• 1000

With the growing reliance on big data, the demands on IT systems and data are becoming increasingly complex. In the era of cloud computing and dashboard culture, the integrity and quality of data repositories are becoming increasingly important and form the basis for up-to-date reporting. Not only does the amount of data to be processed increase constantly (data volumes double every 2 years), but the frequency of the reporting cycles also increases.

It is only by having well established and correctly functioning data quality management that unstructured data can be transformed into meaningful insights and competitive advantage. Well-maintained data repositories are not only the basis for institutional customer reporting (e.g. Solvency, Basel III), but increasingly also the basis for ever more comprehensive regulatory reporting (AIFMD, BCBS 239).

Data quality does not get the attention this topic deserves

In recent years, many public health insurance organisations and asset custodians have assigned extensive resources in the development of central data warehouses (DWHs) and have increased investment in the systems and applications landscape that surround them. However, data quality (DQ) still does not receive the attention it deserves. An IT system can be up-to-date and well set up – but this does nothing to eliminate data deficiencies. The individual components and data flows generally come from a variety of different source systems, which all too rarely either come from a single source or are compatible with one another.

In the area of investment compliance, erroneous data on holdings, markets and master data, for example, regularly lead to a large number of false alerts, such as alleged threshold violations, which subsequently turn out to be incorrect. This not only costs companies time and resources, but also affects the division’s acceptance and reputation.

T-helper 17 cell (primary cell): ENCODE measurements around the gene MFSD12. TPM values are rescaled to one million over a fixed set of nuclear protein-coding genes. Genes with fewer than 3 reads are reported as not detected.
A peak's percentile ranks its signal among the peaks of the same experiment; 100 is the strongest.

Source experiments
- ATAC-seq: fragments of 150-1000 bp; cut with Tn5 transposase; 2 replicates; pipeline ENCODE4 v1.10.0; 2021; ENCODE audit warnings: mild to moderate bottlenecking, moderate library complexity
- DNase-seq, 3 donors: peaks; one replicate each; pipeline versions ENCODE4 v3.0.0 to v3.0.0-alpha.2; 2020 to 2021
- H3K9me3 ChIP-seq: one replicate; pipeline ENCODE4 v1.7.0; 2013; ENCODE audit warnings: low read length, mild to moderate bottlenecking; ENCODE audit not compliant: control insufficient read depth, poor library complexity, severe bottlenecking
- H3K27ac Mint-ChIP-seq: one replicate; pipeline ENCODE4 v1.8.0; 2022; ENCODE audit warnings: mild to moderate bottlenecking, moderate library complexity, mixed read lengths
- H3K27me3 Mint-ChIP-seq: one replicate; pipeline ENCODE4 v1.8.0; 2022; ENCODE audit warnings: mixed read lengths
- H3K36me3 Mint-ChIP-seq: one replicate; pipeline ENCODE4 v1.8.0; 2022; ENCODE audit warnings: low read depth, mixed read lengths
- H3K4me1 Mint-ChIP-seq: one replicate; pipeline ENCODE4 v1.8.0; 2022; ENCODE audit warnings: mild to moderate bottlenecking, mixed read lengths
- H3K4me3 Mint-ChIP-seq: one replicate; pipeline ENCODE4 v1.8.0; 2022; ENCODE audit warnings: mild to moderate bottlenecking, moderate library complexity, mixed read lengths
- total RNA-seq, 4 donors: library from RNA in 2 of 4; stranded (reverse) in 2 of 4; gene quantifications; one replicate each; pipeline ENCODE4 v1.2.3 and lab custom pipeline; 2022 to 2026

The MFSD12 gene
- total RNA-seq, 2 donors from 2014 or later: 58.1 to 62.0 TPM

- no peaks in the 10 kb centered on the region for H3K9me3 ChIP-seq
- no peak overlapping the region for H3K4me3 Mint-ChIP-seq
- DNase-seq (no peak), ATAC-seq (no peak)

Design and establishment of a DQ control process

The uniform definition of DQ criteria and DQ standards, especially for risk reporting, plus the creation of an integrated basis for the data, is therefore essential for reporting to be functional. This includes building and enforcing a DQ control process for the measurement, analysis and correction of DQ problems, including assignment of responsibilities. Developing a control plan to measure data quality at different points along the data processing chains helps to ensure consistently high quality. The consolidation of information into actionable insights and the integration of these into existing business processes create lasting added value.

At KPMG, the analysis and evaluation of financial statement and business data has been part of our core business for over 100 years. We are not only able to process data efficiently, but we can also consolidate information into actionable insights and integrate these into existing business operations.

Take advantage of our wealth of experience and feel free to contact us.